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USA / Bus. Week. Farm Subsidies: A Blight on the Economy

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  • Pamela Rice
    Business Week SEPTEMBER 9, 2002 NEWS: ANALYSIS & COMMENTARY By Paul Magnusson Commentary: Farm Subsidies: A Blight on the Economy The trouble started just
    Message 1 of 1 , Sep 6, 2002
      Business Week

      SEPTEMBER 9, 2002


      By Paul Magnusson

      Commentary: Farm Subsidies: A Blight on the Economy

      The trouble started just three months after President George W. Bush
      signed the 10-year, $182 billion farm bill. On Aug. 8, Mexican
      President Vicente Fox went tit for tat by promising to "armor plate"
      Mexico's farm sector against a flood of cheap U.S. imports next
      January when, under the North American Free Trade Agreement, duties
      on most food trade will be eliminated. To fight back, Fox will use
      hefty taxpayer subsidies to boost production and add high
      "anti-dumping" tariffs to keep out subsidized imports. Mexico's first
      target for retaliatory tariffs: American apples.

      Don't blame Mexico, though, when American farmers suddenly face
      stiffer barriers abroad. The big crop production subsidies in the
      U.S. farm bill will certainly invite similar retaliation from trading
      partners. Even worse, Washington's payouts to politically powerful
      farmers and big agribusiness threaten to derail the Administration's
      ambitious plans to extend NAFTA throughout the Western Hemisphere and
      to craft bilateral free trade deals around the globe.

      That should come as no surprise. After all, creating a free-trade
      zone of the Americas depends on convincing fragile,
      agriculture-dependent economies such as Brazil, Argentina, and
      Uruguay that they won't be overwhelmed by U.S. farm exports
      artificially priced low. In addition, Administration plans to cut
      free-trade deals directly with nations such as Chile, Morocco,
      Honduras, and South Africa rely on promises of fair treatment.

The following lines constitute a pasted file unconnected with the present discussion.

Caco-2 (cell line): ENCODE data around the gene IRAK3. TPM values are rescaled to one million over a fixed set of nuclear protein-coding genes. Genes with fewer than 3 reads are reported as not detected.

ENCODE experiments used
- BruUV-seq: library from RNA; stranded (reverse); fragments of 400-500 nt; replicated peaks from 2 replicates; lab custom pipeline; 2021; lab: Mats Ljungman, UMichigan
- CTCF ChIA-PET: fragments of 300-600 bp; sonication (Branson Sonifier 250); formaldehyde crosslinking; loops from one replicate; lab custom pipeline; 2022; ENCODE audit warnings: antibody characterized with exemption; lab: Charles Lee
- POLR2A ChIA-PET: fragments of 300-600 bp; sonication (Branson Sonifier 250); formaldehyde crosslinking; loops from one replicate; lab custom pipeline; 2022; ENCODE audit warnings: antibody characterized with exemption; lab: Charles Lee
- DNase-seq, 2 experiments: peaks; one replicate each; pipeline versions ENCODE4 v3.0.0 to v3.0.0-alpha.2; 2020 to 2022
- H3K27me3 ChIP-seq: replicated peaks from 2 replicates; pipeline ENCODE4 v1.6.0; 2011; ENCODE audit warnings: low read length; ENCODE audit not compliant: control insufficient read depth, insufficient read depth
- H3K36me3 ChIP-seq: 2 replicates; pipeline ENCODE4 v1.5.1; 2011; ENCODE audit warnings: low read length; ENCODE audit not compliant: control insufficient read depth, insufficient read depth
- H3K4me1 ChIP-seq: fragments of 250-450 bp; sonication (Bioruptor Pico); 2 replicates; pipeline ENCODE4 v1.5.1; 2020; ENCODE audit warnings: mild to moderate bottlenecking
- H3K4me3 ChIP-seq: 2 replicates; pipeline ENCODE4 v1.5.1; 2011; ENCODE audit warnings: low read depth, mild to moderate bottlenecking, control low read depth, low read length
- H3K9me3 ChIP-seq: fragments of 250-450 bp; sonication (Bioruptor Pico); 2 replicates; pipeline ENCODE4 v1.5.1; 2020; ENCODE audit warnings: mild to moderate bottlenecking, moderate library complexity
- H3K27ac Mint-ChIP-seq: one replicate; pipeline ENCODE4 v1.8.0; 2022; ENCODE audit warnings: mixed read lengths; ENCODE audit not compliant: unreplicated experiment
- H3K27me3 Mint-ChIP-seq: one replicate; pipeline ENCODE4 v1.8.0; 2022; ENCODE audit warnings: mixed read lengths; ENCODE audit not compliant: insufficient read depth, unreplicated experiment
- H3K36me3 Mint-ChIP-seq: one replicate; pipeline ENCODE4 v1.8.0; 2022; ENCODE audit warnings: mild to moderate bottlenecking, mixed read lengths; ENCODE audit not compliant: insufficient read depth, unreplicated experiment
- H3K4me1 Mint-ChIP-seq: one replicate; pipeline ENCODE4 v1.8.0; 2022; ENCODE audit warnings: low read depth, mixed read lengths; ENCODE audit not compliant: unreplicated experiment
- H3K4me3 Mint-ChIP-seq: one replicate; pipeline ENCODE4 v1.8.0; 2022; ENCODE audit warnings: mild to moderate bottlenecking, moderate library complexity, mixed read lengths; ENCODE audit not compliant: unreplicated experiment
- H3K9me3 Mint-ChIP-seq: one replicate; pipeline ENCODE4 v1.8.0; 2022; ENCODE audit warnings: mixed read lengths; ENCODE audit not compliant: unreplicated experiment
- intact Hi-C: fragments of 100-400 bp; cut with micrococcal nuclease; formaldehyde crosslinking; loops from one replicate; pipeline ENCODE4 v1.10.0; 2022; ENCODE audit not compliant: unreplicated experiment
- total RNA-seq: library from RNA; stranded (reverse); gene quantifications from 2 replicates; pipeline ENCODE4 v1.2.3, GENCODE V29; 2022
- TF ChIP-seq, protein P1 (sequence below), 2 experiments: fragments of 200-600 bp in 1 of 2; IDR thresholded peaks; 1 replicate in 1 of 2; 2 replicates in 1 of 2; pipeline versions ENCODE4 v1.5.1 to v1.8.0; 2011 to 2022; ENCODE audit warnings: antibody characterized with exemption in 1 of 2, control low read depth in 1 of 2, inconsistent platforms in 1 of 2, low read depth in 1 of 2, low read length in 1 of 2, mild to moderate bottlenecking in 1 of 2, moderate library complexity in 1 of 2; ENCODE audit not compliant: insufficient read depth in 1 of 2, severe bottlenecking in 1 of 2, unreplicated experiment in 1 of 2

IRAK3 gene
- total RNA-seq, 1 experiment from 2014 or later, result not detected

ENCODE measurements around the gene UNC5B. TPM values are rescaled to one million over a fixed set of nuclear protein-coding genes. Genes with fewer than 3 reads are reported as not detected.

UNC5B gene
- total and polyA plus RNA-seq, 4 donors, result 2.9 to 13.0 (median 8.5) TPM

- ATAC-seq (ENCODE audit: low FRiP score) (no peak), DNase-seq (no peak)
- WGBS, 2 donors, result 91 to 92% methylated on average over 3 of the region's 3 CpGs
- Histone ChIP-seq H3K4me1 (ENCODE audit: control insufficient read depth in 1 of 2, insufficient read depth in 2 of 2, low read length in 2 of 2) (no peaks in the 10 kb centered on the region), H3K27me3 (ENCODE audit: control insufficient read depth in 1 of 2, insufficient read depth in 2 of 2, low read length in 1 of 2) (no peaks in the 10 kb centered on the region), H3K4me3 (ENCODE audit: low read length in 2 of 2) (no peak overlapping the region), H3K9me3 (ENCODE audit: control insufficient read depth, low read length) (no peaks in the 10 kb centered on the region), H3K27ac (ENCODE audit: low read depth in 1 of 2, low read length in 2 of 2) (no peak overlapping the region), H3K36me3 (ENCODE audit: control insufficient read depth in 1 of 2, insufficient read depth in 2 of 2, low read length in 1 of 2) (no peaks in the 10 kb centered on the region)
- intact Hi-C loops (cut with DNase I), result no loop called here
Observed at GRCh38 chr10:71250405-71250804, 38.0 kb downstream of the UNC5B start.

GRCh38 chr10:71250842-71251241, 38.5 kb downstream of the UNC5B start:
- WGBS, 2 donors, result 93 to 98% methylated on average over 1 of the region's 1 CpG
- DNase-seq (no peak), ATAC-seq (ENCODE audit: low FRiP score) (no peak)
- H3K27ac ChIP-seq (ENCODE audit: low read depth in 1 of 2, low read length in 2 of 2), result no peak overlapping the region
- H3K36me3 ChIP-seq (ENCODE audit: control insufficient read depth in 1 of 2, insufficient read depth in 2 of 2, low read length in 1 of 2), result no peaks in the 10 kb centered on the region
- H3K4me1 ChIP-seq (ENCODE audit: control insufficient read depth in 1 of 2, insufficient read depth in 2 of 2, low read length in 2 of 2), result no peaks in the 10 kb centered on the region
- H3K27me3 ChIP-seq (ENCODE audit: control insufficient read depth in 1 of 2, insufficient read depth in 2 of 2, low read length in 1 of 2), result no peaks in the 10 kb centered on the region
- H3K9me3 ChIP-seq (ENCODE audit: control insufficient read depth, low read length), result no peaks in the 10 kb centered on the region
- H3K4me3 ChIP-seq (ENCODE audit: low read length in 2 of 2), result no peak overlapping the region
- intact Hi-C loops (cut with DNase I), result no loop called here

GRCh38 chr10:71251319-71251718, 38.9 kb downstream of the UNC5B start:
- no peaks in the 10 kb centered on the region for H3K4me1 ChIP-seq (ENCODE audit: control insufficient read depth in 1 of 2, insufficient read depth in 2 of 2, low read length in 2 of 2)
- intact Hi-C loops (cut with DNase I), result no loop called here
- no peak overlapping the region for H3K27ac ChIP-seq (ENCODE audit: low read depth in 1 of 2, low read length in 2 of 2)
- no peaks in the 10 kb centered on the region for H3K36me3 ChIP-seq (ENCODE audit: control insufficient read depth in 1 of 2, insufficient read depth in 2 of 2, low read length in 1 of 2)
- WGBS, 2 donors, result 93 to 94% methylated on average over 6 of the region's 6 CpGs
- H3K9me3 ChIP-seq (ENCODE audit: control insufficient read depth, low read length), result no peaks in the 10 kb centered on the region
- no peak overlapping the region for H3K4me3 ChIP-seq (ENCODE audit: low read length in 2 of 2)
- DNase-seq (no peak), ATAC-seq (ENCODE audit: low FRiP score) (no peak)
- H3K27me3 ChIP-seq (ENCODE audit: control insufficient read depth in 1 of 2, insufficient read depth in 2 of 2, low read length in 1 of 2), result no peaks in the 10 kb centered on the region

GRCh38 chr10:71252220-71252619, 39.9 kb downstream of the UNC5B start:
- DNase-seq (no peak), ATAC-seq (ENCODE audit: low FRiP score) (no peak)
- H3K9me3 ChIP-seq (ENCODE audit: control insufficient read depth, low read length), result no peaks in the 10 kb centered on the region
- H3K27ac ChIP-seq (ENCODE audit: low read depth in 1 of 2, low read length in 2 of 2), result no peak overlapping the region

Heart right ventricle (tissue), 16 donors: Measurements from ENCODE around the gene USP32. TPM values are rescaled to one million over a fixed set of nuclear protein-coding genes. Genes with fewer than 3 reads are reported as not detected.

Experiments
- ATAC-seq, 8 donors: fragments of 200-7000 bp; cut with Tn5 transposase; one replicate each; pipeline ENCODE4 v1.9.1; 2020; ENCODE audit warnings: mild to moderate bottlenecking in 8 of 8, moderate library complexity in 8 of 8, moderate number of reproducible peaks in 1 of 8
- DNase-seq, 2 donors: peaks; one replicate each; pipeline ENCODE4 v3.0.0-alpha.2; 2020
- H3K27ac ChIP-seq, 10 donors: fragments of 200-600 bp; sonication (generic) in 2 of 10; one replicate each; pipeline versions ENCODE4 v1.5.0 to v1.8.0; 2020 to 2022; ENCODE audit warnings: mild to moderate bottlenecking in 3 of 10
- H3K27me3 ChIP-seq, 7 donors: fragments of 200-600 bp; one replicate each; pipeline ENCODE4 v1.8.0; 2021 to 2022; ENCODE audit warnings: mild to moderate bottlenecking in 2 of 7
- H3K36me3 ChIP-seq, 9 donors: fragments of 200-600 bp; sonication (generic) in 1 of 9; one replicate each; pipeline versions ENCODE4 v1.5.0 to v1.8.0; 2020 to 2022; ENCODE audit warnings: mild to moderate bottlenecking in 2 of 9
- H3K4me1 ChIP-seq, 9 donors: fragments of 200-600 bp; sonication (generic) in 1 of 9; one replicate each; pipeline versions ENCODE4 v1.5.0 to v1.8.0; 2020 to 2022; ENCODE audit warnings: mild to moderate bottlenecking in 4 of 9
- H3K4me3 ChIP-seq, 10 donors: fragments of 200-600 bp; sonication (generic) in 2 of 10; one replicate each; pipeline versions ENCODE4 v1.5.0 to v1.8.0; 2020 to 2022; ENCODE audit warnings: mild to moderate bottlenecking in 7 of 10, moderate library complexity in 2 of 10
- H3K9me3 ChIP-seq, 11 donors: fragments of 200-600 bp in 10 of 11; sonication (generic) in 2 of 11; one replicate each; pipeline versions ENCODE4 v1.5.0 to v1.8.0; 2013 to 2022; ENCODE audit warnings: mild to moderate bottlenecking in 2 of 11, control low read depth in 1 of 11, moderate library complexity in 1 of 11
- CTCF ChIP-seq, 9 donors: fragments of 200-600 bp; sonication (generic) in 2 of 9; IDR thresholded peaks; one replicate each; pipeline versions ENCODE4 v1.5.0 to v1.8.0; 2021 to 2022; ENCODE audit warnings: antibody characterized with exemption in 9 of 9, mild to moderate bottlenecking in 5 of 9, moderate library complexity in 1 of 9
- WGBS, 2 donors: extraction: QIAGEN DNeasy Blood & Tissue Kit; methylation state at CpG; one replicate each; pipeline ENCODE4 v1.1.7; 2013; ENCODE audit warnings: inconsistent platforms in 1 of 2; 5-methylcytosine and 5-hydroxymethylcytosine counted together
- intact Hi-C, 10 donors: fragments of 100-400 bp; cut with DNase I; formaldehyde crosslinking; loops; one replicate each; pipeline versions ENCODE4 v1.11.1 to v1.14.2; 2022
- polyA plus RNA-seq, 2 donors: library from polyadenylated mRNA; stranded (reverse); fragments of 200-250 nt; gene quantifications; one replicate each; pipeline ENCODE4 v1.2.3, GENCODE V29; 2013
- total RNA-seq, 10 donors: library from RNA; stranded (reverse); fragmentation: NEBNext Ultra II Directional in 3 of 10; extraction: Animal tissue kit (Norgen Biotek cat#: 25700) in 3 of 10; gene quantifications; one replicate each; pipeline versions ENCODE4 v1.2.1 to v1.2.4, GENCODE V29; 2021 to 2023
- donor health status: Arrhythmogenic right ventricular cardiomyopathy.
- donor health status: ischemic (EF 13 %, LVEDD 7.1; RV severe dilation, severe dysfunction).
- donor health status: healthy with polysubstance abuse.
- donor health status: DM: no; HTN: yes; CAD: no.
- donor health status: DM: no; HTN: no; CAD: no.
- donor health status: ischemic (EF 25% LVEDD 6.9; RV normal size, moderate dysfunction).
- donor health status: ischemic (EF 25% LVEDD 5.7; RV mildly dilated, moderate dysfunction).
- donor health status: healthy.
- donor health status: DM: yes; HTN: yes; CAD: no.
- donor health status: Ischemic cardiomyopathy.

The ag-subsidy dispute isn't just about food trade. Unless the
      agriculture-based economies of the world can market their food to the
      industrialized world, they'll never be able to afford U.S.-made
      goods. "When we make it harder for a Zambian farmer to sell his
      peanuts in the U.S., we also make it harder for Caterpillar to export
      the excavators our people build in Aurora, Ill.," says Cat Chairman
      and CEO Glen Barton.

      The U.S. is not alone in coddling farmers and food processors. Rich
      countries spend more than $311 billion a year in ag subsidies, twice
      the amount of total farm exports from developing nations, according
      to a study by the Paris-based Organization for Economic Cooperation &
      Development. U.S. farmers, on average, receive a fifth of their
      income from Washington. European and Japanese farm sectors are even
      more pampered. Their subsidies run to 31% and 59% of farm income,
      respectively. That results in overproduction, which artificially cuts
      prices around the globe.

      Poorer nations' only defense is high import duties. Their average
      farm tariff, 17%, is more than twice the average among industrialized
      nations, 6.4%, according to the World Bank. To a small Third World
      farmer, a free-trade deal with the U.S. could mean being forced off
      the land. "The whole system is unbelievably irrational and unjust,"
      insists Martin Kohr, a Malaysian economist.

      True, but there's little chance of it ending. The Bush Administration
      has proposed to the 144-member World Trade Organization a formula
      that would greatly reduce farm subsidies worldwide. Proponents of the
      plan liken it to the Cold War strategy of boosting military spending
      while pushing for arms-control talks. But America lacks credibility
      on the issue in the wake of Bush's decision last March to levy
      tariffs of up to 30% on steel imports. The argument in that
      case--that foreign subsidies to steelmakers were creating a glut,
      driving down prices and requiring the U.S. to hike its own
      tariffs--sounds a lot like the spiel of farm protectionists.

      U.S. Trade Representative Robert B. Zoellick likes to point out that
      one in three U.S. acres of farmland is planted for export and that
      U.S. farmers are 2.5 times more dependent on exports than the rest of
      the economy. If so, that's all the more reason Washington should
      abandon its counterproductive farm subsidy program before the rest of
      the world starts "armor plating" its own farm economies.

      Magnusson covers international trade and economics from Washington.

      Copyright 2000-2002, by The McGraw-Hill Companies Inc.
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